US 20050114749 A1 Abstract A method of operating in a network in which a plurality of stations communicate over a shared medium. The method comprises transmitting a group of bits from a transmitting station to a receiving station, wherein the group of bits comprises information bits and error checking bits, and communicating additional bits from the transmitting station to the receiving station without transmitting the additional bits. Communicating the additional bits comprises, at the transmitting station, deriving the error checking bits from the additional bits using an error checking process; and at the receiving station, using the same or a related error checking process to process candidate bits known to the receiving station, and comparing the output of the error checking process to the error checking bits received from the transmitting station to determine if the candidate bits correspond to the additional bits.
Claims(18) 1. A method of operating in a network in which a plurality of stations communicate over a shared medium, comprising
transmitting a group of bits from a transmitting station to a receiving station, wherein the group of bits comprises information bits and error checking bits; communicating additional bits from the transmitting station to the receiving station without transmitting the additional bits, the communicating of the additional bits comprises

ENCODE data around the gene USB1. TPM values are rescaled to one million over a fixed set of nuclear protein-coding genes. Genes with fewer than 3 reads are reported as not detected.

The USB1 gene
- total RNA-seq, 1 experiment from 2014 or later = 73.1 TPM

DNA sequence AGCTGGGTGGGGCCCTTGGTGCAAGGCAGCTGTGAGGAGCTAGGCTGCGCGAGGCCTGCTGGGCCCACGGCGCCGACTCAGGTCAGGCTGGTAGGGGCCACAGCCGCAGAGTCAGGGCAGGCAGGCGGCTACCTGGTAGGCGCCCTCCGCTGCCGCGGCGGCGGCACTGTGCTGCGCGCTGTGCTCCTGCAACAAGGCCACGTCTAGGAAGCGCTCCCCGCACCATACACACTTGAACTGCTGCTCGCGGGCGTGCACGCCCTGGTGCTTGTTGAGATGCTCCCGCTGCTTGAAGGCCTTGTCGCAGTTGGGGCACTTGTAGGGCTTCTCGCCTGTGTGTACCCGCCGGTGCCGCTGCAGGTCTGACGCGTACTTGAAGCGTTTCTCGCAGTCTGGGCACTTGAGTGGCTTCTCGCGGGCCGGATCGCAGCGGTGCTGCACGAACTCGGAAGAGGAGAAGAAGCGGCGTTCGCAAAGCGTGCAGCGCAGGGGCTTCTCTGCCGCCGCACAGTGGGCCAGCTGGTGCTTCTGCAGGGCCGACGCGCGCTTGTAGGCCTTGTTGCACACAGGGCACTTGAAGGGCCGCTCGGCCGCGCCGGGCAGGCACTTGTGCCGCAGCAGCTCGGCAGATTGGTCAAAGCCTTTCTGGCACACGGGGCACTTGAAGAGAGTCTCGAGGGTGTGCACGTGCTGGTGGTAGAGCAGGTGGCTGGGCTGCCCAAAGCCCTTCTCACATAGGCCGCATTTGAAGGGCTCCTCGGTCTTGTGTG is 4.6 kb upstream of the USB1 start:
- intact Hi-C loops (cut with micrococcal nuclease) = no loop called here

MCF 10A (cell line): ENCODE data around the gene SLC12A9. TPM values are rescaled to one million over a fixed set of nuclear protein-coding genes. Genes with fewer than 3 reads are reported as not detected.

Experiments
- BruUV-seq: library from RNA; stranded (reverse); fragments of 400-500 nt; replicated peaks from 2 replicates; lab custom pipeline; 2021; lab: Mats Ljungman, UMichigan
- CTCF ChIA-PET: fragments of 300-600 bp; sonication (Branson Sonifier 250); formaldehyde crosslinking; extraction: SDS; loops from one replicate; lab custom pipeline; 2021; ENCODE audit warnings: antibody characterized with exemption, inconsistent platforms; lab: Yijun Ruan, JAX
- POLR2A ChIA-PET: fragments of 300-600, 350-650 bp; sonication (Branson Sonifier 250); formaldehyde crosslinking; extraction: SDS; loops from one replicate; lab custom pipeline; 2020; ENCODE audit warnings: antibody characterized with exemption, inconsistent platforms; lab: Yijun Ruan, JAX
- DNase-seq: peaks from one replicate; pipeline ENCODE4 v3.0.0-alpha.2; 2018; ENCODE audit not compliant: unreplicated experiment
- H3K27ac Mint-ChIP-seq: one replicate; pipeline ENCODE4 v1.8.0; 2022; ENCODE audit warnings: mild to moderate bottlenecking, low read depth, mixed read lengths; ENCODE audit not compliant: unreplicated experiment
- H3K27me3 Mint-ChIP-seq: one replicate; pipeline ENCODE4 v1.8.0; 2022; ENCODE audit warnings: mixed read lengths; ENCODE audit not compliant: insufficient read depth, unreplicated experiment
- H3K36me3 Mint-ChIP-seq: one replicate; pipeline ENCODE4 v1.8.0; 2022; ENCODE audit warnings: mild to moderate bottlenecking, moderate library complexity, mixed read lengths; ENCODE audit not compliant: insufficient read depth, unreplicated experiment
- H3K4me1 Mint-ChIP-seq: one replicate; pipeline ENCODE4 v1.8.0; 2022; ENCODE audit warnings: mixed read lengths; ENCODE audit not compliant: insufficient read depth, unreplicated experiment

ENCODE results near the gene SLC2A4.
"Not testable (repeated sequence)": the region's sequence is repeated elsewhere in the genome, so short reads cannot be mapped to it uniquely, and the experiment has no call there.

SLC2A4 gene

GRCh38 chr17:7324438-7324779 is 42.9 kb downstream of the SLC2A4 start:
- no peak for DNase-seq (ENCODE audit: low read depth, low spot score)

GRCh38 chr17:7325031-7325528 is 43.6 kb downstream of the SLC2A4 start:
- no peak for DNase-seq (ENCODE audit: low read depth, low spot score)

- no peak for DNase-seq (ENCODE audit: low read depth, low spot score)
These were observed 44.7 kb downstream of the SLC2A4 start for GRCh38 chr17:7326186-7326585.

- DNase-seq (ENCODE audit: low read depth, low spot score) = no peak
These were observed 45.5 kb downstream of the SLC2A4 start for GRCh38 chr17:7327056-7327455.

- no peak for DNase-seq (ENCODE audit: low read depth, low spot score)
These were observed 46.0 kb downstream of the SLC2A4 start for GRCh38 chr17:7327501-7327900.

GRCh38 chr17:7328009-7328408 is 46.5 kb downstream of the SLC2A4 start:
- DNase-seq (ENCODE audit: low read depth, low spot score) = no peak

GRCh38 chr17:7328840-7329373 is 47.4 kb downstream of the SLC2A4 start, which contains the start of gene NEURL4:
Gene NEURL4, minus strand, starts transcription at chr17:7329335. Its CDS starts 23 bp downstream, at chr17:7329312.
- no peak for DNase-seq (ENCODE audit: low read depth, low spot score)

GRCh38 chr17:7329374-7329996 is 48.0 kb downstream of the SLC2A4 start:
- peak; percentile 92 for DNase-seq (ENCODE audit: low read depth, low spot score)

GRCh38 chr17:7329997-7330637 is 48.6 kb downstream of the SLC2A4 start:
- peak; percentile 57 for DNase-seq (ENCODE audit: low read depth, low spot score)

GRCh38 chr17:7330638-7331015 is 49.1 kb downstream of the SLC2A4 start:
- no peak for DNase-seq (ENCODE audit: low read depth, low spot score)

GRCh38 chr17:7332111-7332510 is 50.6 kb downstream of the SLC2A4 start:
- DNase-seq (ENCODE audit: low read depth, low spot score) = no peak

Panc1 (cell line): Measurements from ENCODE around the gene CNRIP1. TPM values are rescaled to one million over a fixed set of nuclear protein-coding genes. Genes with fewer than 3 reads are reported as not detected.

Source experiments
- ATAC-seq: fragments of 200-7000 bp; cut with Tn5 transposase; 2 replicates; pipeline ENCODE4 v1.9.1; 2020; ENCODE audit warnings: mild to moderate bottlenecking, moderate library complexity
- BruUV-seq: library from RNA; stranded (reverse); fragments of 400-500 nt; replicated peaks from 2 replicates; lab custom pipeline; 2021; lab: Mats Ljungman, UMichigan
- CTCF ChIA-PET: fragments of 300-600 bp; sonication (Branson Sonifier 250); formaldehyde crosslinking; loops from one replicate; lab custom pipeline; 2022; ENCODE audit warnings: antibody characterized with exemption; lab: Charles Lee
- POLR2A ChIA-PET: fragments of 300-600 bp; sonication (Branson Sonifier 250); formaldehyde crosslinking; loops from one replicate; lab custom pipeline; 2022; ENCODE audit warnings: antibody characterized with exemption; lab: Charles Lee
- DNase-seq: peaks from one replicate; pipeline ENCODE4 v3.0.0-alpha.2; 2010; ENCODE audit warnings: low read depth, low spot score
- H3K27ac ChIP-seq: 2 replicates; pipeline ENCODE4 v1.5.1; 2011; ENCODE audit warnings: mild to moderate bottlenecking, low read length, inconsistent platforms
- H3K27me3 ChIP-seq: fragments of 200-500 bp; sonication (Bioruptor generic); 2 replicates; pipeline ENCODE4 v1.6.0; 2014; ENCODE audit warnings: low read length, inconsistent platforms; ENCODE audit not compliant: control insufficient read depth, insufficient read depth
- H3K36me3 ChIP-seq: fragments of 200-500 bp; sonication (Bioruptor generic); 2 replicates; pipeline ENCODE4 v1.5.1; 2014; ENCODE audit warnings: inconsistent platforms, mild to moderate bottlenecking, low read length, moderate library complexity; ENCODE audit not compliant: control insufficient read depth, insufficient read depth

at the transmitting station, deriving the error checking bits from the additional bits using an error checking process; and
at the receiving station, using the same or a related error checking process to process candidate bits known to the receiving station, and comparing the output of the error checking process to the error checking bits received from the transmitting station to determine if the candidate bits correspond to the additional bits.
2. The method of at the transmitting station, deriving the error checking bits from the additional bits and the information bits using the error checking process; and at the receiving station, using the same or a related error checking process to process the candidate bits and the information bits received from the transmitting station, comparing the output of the error checking process result to the error checking bits received from the first station to determine if the candidate bits correspond to the additional bits. 3. The method of 4. The method of 5. The method of 6. The method of 7. The method of 8. The method of 9. The method of 10. The method of 11. The method of 12. The method of 13. The method of 14. A method of operating in a network in which a plurality of stations communicate over a shared medium, comprising